I’ll give you an example. We have a new detection system based upon the technology we call a “bio-barcode assay” that allows you to fish out markers at very, very low concentrations. And so we’ve been using that in the context of PSA detection. And we’re not trying to create—at least at this time—a better screening tool for prostate cancer. We’re trying to create ways of dealing with folks that have had prostate cancer, and determining whether or not they’re going to recur earlier than we can with conventional diagnostic tools. And so we made the hypothesis that everybody post-prostatectomy, which is one of the treatments for prostate cancer, has a measurable level of PSA, but they register zeroes with conventional diagnostic tools, because that concentration is lower than what you can pick up with those tools. So with these new nano assays we’ve proven, with now around 450 patients, that everybody has a baseline level of PSA post-prostatectomy. And you have two groups of people. Those that flat line and will never be detectable with conventional tools—those folks are effectively cured—and then we have folks that might flat line or just gradually rise with time, and those people are going to recur.
And so—you say, “What is the good of that type of tool?” Well, the first part is it in principle will allow—once it’s completely validated properly—it will allow us to take half the people, roughly, and tell them, “You’re not going to die from this disease.” You take the weight of the world off their shoulders. For the other folks, they’re going to recur. And you could say, “Well, that’s not very helpful, because we don’t have new therapeutics that are effective for treating recurrence in the context of prostate cancer. And that’s true right now. But the first step towards a viable therapy is a good diagnostic for monitoring the disease. In particular monitoring how it responds to new therapeutics. So we’re going to use these tools in prospective studies to begin to monitor how patients that are going to recur respond to experimental therapies. And hopefully lead then to very effective ways of treating the disease.
So the point here is by being able to see those markers at really low concentration, we can treat those folks earlier when they have a better chance -- a better chance for a good outcome. And we can tell whether or not the therapy is working by looking at the rises or lowering of PSA levels post-prostatectomy in conjunction with these types of experimental therapeutics.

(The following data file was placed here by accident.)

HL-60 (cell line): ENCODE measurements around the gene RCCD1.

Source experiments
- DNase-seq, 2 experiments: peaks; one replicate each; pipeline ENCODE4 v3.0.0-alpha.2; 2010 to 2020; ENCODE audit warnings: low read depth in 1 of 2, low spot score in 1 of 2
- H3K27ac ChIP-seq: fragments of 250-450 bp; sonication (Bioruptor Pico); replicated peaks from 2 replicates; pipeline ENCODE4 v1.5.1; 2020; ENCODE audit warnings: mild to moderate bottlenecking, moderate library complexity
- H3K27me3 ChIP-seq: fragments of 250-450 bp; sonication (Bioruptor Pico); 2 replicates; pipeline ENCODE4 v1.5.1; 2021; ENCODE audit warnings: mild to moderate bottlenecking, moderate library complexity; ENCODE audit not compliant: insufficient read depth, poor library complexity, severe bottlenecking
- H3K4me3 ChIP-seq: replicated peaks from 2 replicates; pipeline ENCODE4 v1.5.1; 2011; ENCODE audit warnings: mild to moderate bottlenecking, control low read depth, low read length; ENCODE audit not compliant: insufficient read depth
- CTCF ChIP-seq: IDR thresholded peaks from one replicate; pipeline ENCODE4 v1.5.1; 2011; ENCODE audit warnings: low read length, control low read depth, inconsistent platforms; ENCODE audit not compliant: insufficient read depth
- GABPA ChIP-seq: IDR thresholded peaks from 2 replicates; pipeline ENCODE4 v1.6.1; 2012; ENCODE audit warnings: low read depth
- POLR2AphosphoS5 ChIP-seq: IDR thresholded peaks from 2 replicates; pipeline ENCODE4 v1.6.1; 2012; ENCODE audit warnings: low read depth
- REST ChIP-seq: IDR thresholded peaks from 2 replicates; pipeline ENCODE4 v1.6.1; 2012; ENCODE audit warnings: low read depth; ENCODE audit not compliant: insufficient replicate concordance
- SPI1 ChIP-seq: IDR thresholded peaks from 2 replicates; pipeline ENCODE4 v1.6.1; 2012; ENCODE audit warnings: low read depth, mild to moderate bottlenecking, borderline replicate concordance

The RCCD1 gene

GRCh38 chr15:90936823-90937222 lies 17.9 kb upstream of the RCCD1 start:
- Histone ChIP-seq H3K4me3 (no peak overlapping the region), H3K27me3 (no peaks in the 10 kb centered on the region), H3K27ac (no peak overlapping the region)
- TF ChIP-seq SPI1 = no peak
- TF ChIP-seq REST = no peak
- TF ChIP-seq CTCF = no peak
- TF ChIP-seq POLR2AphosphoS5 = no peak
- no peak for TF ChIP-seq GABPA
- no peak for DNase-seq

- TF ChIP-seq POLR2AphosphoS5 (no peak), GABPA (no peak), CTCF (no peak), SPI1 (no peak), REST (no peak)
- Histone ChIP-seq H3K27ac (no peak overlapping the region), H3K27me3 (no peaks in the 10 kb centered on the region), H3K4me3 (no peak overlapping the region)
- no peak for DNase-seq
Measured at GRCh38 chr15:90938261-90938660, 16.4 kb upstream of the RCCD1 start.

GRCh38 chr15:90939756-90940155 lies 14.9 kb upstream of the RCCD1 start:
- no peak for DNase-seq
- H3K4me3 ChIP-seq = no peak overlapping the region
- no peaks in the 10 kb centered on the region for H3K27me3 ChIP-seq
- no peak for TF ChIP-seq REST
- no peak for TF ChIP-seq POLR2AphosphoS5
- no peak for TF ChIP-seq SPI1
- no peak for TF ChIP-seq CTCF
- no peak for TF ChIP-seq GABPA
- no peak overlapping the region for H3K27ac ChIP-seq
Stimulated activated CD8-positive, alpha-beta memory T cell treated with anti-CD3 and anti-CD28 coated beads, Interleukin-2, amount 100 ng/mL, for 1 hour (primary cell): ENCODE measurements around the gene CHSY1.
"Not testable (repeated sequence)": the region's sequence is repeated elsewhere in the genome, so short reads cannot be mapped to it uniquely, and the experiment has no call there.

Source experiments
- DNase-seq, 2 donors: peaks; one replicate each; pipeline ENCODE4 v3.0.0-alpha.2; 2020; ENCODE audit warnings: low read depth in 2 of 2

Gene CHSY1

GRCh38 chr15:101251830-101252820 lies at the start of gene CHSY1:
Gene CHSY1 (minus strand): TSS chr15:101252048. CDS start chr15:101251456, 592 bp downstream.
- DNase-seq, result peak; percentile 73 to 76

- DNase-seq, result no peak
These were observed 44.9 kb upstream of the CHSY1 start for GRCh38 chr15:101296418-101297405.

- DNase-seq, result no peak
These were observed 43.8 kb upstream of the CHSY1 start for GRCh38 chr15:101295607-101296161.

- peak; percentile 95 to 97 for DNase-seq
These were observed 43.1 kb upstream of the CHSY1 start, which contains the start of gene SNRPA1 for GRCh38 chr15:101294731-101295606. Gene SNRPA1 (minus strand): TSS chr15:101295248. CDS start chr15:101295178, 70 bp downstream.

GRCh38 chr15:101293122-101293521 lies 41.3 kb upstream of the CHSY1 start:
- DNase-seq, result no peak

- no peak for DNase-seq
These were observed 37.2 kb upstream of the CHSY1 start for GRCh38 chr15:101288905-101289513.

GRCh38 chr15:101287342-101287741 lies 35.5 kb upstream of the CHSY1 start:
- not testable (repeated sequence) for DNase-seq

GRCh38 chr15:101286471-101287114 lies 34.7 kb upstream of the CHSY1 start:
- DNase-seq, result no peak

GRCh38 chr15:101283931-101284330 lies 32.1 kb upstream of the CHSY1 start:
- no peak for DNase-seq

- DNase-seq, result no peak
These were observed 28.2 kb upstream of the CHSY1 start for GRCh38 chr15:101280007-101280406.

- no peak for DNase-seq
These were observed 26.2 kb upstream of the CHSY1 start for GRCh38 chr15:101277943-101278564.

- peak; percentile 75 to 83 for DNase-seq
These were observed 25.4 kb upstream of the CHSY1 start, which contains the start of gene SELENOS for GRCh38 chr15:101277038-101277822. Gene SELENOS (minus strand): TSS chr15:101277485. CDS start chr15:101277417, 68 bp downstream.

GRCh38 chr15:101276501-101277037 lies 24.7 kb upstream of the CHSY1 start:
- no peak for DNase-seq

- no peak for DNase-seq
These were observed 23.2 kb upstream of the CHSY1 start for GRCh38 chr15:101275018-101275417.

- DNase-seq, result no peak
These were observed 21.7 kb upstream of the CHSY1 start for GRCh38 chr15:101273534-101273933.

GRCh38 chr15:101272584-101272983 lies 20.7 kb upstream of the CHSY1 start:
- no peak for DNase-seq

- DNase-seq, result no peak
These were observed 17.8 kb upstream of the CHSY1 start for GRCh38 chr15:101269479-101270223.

Balintfy: Is prostate cancer just one example of a particular type of cancer that might lend itself to a nanotechnology screening compared to other cancers?
Mirkin: No, I think we’re going to see this everywhere. We’ve tried to pick one where we’re going to be able to clearly delineate the power of nanotechnology in the short time frame, as opposed to the long time frame.
Balintfy: What are some other or more recent nanotechnology breakthroughs in cancer diagnostics that you can share?
Mirkin: Well, as I said—well what’s happening is we are now creating a nano-based assays that are higher in sensitivity, meaning you could fish out these disease markers at earlier times and at lower concentrations, much more accurate, so the ability to get it right without having a lot of false negatives or false positives, which is critical because you want good information. These are not only life-threatening diseases, but the therapies have both positive—potential positive and negative consequences. And then finally, the ability to do what’s called multiplexing, where you can go after many markers associated with one disease, so that you get that level of assurance, so that you know a specific type of cancer. Take for example the case of prostate cancer—there are different forms of it. Some are very aggressive forms, and others are less aggressive forms. And how you ultimately recommend treatment is going to depend upon your ability to stratify the population that’s affected by these diseases and put them into different buckets. And I think nanotech is going to be the answer to that because we are really opening up the ability to do point-of-care diagnostics with simple, fast, high-sensitivity, high-selectivity-based assays that allow you to sort through and identify these markers at early time points, both from a routine screening standpoint and also from a recurrence analysis standpoint.